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Horticulture 1000
HT1031 - Soils 1 - Soil profiles
Soil Soil texture

Soil profiles

When parent rock weathers, layers are formed. Together these layers form what is called a soil profile.

Sometimes you can see these layers in a roadside bank, or you can dig a hole deep enough to expose the different layers beneath the surface.

Here is a standard soil profile.

Different soils develop in different areas depending on:

  • the type of parent rock
  • the surrounding environment
  • climate
  • intervention by humans.

Some soil profiles contain different layers that are unrelated to the parent rock underneath them. For example:

  • layers of silt or sand from rivers flooding at some stage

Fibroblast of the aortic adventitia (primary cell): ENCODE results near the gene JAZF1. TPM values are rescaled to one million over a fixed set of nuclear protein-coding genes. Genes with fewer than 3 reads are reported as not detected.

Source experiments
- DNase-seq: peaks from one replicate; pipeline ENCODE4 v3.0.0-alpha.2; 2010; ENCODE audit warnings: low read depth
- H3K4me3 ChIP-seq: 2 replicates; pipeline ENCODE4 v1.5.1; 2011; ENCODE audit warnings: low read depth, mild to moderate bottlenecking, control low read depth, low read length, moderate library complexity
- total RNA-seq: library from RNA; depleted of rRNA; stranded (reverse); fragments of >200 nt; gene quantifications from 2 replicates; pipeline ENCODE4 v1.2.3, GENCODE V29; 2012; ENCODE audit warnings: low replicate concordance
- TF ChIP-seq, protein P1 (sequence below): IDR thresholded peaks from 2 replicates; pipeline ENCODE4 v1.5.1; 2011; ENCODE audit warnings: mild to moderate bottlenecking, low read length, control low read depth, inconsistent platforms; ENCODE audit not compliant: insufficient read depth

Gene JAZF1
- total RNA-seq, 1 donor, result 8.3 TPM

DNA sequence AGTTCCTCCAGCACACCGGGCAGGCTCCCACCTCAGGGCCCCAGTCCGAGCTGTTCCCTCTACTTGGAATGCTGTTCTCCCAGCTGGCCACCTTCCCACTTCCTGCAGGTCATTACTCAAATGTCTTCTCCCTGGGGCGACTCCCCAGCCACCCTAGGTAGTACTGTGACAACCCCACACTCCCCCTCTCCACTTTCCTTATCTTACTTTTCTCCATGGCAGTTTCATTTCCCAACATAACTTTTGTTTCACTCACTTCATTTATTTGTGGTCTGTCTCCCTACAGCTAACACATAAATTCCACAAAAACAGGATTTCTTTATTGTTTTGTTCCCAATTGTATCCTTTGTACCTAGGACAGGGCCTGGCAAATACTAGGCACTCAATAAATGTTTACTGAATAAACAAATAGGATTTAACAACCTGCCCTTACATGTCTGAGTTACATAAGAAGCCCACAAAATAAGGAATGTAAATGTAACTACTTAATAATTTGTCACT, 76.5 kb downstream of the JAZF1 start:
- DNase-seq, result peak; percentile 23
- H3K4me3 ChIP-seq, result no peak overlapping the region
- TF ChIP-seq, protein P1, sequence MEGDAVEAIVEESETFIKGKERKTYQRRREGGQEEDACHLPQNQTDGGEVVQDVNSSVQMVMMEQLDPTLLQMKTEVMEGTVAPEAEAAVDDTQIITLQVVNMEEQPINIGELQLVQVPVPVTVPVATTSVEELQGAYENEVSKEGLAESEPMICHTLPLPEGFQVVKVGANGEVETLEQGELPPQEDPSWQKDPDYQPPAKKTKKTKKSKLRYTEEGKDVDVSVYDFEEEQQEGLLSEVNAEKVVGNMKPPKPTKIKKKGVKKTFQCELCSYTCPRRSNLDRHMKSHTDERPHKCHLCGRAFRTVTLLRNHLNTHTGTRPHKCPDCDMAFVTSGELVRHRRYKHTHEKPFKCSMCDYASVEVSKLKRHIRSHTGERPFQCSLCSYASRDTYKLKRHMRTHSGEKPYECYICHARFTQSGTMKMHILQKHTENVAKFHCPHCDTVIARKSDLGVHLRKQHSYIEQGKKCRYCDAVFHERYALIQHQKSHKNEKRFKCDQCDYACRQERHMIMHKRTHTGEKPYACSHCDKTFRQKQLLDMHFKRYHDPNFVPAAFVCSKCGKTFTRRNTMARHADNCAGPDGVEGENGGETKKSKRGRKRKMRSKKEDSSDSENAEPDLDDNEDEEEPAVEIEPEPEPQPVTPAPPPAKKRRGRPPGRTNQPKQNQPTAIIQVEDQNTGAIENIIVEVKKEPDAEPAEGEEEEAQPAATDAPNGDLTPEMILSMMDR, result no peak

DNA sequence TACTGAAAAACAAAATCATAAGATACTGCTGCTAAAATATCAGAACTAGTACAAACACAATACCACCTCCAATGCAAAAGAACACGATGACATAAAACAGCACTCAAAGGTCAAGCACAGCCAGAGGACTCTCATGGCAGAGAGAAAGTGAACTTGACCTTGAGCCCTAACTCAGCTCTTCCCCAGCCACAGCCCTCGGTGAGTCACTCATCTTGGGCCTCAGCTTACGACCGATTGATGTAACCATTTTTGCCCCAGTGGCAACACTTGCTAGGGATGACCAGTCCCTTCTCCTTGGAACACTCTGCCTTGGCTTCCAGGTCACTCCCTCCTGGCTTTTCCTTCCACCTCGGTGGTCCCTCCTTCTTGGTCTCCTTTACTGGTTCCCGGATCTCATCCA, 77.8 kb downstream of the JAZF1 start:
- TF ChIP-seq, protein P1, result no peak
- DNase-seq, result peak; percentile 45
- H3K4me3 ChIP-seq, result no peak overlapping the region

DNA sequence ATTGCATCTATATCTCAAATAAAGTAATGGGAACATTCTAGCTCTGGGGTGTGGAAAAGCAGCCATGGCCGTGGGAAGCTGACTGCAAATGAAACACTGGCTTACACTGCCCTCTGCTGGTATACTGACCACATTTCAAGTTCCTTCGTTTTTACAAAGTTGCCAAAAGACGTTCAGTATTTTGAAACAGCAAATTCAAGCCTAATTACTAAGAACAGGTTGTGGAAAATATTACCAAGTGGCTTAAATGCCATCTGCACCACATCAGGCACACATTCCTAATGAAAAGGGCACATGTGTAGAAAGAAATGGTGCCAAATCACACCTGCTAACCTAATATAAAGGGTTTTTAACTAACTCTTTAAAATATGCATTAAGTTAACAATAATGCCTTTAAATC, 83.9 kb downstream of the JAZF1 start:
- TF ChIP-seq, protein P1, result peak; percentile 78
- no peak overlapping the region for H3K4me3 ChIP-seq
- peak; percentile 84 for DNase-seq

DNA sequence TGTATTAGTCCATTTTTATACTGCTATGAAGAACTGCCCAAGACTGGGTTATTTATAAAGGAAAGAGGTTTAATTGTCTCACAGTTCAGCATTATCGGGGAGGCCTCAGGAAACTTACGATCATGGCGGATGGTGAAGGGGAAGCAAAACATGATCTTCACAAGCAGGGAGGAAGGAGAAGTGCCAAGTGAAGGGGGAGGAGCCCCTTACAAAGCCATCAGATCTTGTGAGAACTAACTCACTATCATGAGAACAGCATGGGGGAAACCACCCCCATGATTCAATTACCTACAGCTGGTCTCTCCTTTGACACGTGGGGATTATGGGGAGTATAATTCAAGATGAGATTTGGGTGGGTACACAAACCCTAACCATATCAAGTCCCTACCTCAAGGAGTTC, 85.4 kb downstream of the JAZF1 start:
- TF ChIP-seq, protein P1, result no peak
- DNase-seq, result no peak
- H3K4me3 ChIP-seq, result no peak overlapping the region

• ash from volcanic eruption
  • windblown soil particles (loess).

There will be very little or no topsoil if it has been removed by humans or a landslip. Topsoil is often removed from a new housing development and then it is sold. When the new home owners come to carry out landscaping they may have to buy in topsoil from another location to replace what has been removed.

Complete Activity 2A in your workbook

Complete Activity 2B in your workbook

Key points   Key points

  • Soil profiles show the layers formed when parent rock weathers and organic material is added.
  • Every soil profile is different.
  • Every soil layer is not always present in a soil profile.

What's next?

Go to: 3 Soil texture.

Soil Soil texture